In a report published on Friday, The Washington Post, citing unnamed people
familiar with the matter, said that the American spy agency had reached the
conclusion that the Saudi de facto ruler had ordered the assassination,
contradicting Riyadh’s claims that he was not involved in the killing.
According to the American daily newspaper, to which Khashoggi was a contributing columnist, in conducting its assessment, the CIA examined multiple sources of intelligence, including a phone call that the prince’s brother Khalid bin Salman, the Saudi ambassador to the US, had with the ill-fated journo, telling him to go to the Saudi diplomatic mission and giving him assurances that it would be safe to do so.
But shortly after the report was published, the Saudi ambassador to the US denied in a tweet he had spoken to the slain journalist by phone or had suggested he go to Turkey.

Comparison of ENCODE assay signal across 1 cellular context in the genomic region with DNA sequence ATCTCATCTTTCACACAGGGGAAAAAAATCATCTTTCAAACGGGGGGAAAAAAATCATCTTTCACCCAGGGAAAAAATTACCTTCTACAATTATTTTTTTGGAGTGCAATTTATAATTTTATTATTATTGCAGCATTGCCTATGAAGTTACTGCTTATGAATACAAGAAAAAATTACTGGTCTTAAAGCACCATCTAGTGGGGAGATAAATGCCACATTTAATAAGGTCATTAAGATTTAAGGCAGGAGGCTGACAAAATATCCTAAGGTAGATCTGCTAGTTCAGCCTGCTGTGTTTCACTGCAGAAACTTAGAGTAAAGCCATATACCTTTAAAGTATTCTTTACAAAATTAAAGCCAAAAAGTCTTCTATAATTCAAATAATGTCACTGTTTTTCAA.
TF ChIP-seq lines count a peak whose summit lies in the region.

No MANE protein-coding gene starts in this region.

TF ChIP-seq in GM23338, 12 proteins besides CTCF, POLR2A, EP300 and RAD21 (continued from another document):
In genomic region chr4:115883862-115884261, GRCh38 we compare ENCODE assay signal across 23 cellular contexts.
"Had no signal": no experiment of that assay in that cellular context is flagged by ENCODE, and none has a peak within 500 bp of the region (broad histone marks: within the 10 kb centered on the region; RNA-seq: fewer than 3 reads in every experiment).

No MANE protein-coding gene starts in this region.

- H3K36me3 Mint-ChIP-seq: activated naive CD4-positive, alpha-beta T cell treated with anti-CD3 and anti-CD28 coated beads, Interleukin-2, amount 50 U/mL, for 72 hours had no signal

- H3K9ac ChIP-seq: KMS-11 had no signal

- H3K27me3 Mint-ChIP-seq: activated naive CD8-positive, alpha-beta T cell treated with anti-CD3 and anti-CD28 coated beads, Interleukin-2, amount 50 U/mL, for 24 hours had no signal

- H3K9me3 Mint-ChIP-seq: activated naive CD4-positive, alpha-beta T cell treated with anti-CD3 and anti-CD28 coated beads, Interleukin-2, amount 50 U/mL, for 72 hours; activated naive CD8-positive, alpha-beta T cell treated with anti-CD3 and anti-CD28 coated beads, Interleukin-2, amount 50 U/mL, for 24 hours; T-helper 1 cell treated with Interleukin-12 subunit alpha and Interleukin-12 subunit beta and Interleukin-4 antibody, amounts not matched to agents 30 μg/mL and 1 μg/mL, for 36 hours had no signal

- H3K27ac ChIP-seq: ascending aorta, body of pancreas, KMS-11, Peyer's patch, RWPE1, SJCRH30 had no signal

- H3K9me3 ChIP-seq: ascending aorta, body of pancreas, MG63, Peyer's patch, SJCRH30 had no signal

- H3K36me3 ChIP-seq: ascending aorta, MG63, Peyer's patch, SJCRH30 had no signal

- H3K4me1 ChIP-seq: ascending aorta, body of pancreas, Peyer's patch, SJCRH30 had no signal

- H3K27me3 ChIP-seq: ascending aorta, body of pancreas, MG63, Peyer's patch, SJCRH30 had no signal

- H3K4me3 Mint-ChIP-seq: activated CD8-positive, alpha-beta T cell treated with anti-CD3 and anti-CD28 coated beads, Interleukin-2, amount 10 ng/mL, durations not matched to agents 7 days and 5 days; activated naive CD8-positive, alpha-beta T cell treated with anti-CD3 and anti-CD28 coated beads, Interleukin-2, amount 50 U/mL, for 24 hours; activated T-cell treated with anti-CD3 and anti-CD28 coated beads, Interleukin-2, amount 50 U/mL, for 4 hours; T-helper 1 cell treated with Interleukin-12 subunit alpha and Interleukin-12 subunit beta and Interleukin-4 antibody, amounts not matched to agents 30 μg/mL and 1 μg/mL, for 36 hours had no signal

Khashoggi, 59, an outspoken critic of bin Salman, disappeared after he entered the Saudi diplomatic mission in the Turkish city on October 2 to complete some paperwork for his forthcoming marriage.
However, as diplomatic pressure grew tremendously on Riyadh to give an account on the mysterious fate of its national, in an unexpected statement last month, Saudi Attorney General Sheikh Saud al-Mojeb admitted that Khashoggi had been killed in a "premeditated” attack in the consulate.